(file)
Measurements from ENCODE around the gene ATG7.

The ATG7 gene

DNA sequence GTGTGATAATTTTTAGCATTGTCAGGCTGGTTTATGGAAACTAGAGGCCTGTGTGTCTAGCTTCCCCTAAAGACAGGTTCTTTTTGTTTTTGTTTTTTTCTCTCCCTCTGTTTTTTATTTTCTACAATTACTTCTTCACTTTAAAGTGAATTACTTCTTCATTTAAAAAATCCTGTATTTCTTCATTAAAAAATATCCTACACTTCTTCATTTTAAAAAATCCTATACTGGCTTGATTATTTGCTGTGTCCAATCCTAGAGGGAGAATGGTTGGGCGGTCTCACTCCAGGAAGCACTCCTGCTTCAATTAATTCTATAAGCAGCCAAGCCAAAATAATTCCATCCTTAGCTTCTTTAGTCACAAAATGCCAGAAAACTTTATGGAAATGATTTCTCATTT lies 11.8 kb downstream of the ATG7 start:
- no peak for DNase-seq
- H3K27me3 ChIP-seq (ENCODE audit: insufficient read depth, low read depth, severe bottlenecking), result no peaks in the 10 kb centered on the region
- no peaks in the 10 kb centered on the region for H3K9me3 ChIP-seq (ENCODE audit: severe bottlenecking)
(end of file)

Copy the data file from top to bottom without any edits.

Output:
Measurements from ENCODE around the gene ATG7.

The ATG7 gene

DNA sequence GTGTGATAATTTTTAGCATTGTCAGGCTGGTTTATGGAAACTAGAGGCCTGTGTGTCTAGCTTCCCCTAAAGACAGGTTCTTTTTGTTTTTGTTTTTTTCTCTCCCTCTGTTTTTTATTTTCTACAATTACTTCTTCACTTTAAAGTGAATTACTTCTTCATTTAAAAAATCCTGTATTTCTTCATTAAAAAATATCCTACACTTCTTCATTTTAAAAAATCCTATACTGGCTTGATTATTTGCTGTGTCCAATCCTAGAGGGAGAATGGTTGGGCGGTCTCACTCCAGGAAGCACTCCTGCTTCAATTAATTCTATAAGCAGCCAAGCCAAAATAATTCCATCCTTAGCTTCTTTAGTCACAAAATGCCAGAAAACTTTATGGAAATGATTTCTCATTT lies 11.8 kb downstream of the ATG7 start:
- no peak for DNase-seq
- H3K27me3 ChIP-seq (ENCODE audit: insufficient read depth, low read depth, severe bottlenecking), result no peaks in the 10 kb centered on the region
- no peaks in the 10 kb centered on the region for H3K9me3 ChIP-seq (ENCODE audit: severe bottlenecking)